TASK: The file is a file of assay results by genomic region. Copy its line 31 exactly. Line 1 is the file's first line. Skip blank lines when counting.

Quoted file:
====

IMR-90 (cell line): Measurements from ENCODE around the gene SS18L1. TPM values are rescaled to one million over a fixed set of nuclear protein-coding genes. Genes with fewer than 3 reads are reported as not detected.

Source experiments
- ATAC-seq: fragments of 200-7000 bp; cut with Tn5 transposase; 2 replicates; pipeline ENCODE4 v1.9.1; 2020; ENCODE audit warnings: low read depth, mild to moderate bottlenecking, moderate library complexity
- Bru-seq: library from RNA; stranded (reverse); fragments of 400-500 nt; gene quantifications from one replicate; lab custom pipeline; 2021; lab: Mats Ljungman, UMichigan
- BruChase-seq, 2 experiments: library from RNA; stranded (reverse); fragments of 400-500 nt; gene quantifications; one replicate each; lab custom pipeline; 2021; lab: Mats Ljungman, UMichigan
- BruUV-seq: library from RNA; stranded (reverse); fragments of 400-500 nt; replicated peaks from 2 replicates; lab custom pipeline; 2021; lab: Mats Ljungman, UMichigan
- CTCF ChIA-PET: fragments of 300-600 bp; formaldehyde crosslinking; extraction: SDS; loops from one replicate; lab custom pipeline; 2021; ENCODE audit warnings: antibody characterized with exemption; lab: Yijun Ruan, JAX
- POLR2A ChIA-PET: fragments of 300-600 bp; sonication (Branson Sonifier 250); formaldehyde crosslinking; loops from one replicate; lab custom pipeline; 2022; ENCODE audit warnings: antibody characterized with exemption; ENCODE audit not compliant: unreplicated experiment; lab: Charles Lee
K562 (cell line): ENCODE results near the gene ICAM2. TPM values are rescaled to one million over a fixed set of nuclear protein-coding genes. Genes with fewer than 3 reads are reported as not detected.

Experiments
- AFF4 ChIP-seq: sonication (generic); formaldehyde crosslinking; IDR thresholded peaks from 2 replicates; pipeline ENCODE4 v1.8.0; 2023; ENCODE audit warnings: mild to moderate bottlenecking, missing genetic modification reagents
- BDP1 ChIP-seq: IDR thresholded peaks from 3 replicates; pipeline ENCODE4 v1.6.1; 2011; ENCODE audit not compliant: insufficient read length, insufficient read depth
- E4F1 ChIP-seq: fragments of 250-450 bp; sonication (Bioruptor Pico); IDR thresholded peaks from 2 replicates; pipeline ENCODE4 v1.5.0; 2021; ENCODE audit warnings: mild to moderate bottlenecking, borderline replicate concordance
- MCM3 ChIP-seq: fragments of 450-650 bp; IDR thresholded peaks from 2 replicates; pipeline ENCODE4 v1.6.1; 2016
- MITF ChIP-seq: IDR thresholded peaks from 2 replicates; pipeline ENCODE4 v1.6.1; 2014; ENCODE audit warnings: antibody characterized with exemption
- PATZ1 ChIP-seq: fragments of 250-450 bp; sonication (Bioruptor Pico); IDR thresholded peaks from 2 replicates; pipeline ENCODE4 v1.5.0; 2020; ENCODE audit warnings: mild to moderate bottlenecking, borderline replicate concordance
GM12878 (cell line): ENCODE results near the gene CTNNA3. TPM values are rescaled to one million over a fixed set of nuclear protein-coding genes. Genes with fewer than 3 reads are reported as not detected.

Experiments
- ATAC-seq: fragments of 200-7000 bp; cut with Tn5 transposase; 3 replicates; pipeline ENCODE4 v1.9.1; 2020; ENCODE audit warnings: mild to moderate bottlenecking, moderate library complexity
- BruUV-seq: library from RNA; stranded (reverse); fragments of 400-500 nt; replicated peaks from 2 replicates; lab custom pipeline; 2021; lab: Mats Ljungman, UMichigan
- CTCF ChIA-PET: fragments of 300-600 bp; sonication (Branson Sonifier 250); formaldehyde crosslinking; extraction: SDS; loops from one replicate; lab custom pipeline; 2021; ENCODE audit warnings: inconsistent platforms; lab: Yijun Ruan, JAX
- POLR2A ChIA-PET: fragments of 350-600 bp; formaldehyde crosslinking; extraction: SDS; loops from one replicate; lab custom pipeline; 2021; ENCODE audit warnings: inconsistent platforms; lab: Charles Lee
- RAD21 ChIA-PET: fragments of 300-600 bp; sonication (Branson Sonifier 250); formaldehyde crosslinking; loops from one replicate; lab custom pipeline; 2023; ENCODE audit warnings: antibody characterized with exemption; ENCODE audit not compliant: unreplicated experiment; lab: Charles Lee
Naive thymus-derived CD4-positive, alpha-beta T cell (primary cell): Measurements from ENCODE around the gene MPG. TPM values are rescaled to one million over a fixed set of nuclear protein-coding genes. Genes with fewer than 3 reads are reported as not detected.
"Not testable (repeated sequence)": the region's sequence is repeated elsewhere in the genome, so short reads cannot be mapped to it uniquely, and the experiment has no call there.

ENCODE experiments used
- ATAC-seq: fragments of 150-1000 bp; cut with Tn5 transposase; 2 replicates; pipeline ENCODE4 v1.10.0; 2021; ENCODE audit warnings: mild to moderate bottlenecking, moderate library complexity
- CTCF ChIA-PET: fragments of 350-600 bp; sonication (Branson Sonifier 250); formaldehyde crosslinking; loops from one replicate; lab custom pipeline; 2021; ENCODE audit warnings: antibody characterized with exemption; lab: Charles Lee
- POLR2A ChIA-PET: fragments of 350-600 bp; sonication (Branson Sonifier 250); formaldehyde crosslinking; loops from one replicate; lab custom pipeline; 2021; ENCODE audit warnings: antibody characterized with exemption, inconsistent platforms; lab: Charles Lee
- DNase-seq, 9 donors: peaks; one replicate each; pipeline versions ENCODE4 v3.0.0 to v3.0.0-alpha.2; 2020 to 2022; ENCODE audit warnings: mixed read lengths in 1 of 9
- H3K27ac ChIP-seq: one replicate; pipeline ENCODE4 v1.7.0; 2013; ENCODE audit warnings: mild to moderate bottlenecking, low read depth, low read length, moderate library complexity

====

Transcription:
- H3K27ac ChIP-seq: one replicate; pipeline ENCODE4 v1.7.0; 2013; ENCODE audit warnings: mild to moderate bottlenecking, low read depth, low read length, moderate library complexity